The secular dependence of the world on fossil fuels may end decades earlier than expected, marking points in favor of the fight against the climate crisis.
The signs come from the growth data of renewable energies, which will come to halt the demand for coal and oil already in the decade starting next January.
The famous peak
The ever higher energy consumption has led to a reckless increase in the use of fossil fuels, in a context which is already compromised by pollution. For some time now, forecasts have shown that this growth curve is about to reach its peak and then fall again: the "peak" of oil was expected from 2040.
The analysis on the diffusion (and on the cost) of other forms of energy such as solar and wind is moving the hands of this watch back significantly: the peak of oil will be reached much earlier and not because of the shortage of fuel, but because of the drop in demand.
In the UK, renewable energies have already generated more electricity than fossil fuels in the last quarter. It is the first time ever in a story born almost 140 years ago. Just 10 years ago, gas and coal generated over 70% of the UK's electricity.
The growth rate of renewables (much more than even noble street protests) will condition politics to accelerate the transition, we hope in time to contain the damage of the pollution already produced and avoid a catastrophe.
While in Italy the energy agenda still seems bland despite the “Green New Deal” also announced by the Prime Minister and the commitment of Minister Sergio Costa, elsewhere they have a few years of advantage and are concentrating on announcing the next intentions. Without mentioning the Costa Rica making history in itself, in the UK the British Labor party, grappling with the headaches of Brexit, nevertheless finds time to promise a "Green Industrial Revolution" that creates a zero-carbon economy (and 70,000 new jobs) by 2030. In the USA the "Green New Deal" is feared by MP Alexandria Ocasio-Cortez, and aims to eliminate greenhouse gas emissions from the country in less than a decade.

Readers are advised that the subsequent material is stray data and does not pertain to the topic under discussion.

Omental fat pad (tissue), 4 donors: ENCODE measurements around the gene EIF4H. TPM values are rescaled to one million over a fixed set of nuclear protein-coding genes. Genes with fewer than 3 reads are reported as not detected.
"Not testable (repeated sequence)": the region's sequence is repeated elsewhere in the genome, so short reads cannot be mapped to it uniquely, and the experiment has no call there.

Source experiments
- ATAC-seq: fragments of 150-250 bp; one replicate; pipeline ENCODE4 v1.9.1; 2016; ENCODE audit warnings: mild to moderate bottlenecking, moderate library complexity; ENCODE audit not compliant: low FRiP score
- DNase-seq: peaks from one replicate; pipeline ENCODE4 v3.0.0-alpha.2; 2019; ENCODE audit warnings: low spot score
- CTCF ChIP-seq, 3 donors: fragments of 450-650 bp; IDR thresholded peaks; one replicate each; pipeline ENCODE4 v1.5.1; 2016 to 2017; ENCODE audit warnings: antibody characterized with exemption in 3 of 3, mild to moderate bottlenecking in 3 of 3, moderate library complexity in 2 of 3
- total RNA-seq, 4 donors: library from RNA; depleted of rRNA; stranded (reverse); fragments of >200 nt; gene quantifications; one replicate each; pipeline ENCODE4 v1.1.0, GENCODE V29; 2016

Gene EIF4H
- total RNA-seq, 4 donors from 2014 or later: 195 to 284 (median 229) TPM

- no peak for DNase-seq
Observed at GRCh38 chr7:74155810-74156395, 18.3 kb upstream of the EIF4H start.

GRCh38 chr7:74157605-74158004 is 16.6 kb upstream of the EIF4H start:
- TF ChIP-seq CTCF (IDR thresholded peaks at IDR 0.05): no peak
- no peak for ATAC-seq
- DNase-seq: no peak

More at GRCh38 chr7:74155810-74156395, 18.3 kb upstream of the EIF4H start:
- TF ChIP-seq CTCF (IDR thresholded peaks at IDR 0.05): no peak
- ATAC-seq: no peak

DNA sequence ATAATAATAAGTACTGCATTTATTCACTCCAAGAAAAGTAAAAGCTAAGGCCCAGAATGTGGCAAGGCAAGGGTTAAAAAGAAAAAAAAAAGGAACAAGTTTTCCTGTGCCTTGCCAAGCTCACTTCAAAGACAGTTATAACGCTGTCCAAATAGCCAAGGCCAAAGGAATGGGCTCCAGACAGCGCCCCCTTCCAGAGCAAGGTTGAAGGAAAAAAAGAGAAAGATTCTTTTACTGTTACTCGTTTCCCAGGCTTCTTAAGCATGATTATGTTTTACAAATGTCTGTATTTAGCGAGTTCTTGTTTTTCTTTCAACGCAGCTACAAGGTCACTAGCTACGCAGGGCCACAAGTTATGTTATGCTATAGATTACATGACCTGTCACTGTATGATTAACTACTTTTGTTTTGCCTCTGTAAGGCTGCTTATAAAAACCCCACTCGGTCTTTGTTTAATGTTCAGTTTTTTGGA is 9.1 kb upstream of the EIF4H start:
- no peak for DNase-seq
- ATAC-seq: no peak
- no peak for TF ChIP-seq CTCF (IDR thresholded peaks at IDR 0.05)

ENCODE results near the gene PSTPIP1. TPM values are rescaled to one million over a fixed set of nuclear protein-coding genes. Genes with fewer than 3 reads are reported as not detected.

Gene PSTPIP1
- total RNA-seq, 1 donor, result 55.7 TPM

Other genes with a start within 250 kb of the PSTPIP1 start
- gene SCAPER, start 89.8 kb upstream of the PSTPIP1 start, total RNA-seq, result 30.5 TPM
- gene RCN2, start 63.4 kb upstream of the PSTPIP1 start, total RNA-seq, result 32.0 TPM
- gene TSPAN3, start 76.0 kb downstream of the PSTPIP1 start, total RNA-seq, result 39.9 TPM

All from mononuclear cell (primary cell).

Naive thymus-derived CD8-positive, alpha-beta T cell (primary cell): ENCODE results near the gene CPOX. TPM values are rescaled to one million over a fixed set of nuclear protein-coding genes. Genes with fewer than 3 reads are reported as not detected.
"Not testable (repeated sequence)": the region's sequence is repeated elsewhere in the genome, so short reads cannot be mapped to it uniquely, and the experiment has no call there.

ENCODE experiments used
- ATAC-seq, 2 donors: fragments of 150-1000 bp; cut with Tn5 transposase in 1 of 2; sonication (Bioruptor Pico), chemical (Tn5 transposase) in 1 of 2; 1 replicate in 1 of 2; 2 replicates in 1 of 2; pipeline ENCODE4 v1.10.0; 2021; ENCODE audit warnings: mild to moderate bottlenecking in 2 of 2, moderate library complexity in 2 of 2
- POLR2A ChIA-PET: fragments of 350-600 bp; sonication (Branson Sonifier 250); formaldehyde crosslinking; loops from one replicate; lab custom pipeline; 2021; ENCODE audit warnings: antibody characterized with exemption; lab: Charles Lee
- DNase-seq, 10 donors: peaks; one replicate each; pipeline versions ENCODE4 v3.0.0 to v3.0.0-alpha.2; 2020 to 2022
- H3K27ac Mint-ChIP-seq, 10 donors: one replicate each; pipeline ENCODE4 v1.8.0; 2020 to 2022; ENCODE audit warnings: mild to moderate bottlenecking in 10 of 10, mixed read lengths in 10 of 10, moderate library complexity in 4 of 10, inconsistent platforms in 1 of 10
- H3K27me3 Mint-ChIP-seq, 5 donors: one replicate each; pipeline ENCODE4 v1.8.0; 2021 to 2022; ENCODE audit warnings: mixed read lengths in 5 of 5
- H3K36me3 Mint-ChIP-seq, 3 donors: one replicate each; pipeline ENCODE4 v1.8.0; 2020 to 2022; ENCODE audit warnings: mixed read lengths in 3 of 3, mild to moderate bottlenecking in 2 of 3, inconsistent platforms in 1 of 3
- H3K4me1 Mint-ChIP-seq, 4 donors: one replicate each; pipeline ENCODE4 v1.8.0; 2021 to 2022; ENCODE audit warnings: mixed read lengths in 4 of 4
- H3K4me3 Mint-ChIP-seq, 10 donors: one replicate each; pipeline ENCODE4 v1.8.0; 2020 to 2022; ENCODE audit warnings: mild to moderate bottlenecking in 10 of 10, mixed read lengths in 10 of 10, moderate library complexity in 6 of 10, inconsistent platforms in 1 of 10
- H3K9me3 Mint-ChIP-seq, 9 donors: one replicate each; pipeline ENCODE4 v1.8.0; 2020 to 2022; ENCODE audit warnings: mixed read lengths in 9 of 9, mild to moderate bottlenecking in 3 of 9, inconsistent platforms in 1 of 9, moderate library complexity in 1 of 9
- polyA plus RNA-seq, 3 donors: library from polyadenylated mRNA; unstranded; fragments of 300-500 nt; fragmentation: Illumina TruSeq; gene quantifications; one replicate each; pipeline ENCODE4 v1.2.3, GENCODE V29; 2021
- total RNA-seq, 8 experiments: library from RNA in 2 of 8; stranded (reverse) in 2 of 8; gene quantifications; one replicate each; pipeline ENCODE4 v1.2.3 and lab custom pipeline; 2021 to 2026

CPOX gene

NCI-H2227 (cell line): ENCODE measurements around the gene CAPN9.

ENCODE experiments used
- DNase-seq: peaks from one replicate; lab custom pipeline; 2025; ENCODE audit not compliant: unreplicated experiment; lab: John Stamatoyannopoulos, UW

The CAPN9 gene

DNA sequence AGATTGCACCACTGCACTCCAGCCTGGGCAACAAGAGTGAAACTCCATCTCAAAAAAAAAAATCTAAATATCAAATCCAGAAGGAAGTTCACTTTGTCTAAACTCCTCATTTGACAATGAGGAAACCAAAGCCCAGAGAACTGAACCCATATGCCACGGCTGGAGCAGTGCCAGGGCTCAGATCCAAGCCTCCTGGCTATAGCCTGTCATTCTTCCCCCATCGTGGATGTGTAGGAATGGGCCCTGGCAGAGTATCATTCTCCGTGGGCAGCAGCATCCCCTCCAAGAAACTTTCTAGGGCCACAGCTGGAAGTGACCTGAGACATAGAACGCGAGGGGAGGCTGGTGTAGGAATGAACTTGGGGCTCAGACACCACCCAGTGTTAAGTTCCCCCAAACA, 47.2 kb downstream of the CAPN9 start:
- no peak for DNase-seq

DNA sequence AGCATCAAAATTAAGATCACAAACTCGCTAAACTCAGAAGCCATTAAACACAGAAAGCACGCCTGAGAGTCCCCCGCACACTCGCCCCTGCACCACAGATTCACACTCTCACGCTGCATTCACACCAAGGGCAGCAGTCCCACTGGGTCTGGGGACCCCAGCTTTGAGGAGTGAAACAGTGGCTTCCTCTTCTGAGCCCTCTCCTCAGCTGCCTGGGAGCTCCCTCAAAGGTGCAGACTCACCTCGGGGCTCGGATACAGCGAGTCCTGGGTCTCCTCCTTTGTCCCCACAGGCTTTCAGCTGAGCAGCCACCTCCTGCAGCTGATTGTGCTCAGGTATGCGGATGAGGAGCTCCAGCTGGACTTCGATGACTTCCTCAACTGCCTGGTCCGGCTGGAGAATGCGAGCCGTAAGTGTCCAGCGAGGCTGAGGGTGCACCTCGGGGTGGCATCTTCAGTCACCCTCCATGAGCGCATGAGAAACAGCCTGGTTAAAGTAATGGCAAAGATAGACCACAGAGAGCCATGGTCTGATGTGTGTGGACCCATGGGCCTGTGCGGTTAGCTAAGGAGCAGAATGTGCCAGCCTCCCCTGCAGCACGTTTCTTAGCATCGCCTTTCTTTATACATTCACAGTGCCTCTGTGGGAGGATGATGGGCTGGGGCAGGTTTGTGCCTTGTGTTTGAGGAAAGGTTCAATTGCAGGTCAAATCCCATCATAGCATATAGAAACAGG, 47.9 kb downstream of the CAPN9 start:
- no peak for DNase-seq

Michael Liebreich, founder of the Bloomberg research group New Energy Finance (BNEF) compares replacing an old energy system with a new one to waiting for a sneeze. It is there there, you know it will arrive soon but it has not left yet. As in Totò's sketches.
“The first 1% takes a lifetime, the transition from 1% to 5% never seems to come, like when you are about to sneeze: you know it will happen, but you don't know exactly when. From 5% to 50% everything changes at breakneck speed, " says Liebreich.
The world is entering a period of rapid change. A change that will put aside many medical, scientific, political, energy, and fossil fuels paradigms are no exception.
In the next decade, the signs of transition will be much, much faster than we expect, that politics is slow or fast, because it is becoming a damn economic issue.
Bloomberg New Energy Finance took over last summer that not only activating the generation of electricity from clean energy is cheaper than the construction and management of new coal or gas plants, but soon it will also be more advantageous to keep existing plants up and running.
This point of no return will ensure that all the investments planned today in the old energy sources will be dedicated to the new ones. The abundant supply of clean electricity will further lower costs and drive the reduction of emissions.
The use of gasoline and coal is expected to peak in 2026. DNV GL believes that oil will no longer be the largest energy source by that year, and by the end of the decade its demand will begin to drop dramatically.
We went on. Things will change quickly. Yes, we have to go even faster and yes, it's difficult. But now we know we are in a world where two thirds of the global population live in a country where wind and solar are the cheapest sources of energy. They must be managed.
Yet it is not enough
The change in renewables on the doorstep is significant and will come sooner than expected, as mentioned, but it will not be enough to meet the Paris climate agreements signed in 2015 as part of the COP21 Conference. More needs to be done.
Next year Glasgow will host the 26th United Nations Climate Conference (COP26) which will finally point to a shared roadmap that contains the rise in temperatures, 2 degrees higher than in the pre-industrial era.
Expectations are high, even for a public opinion very focused on the issue.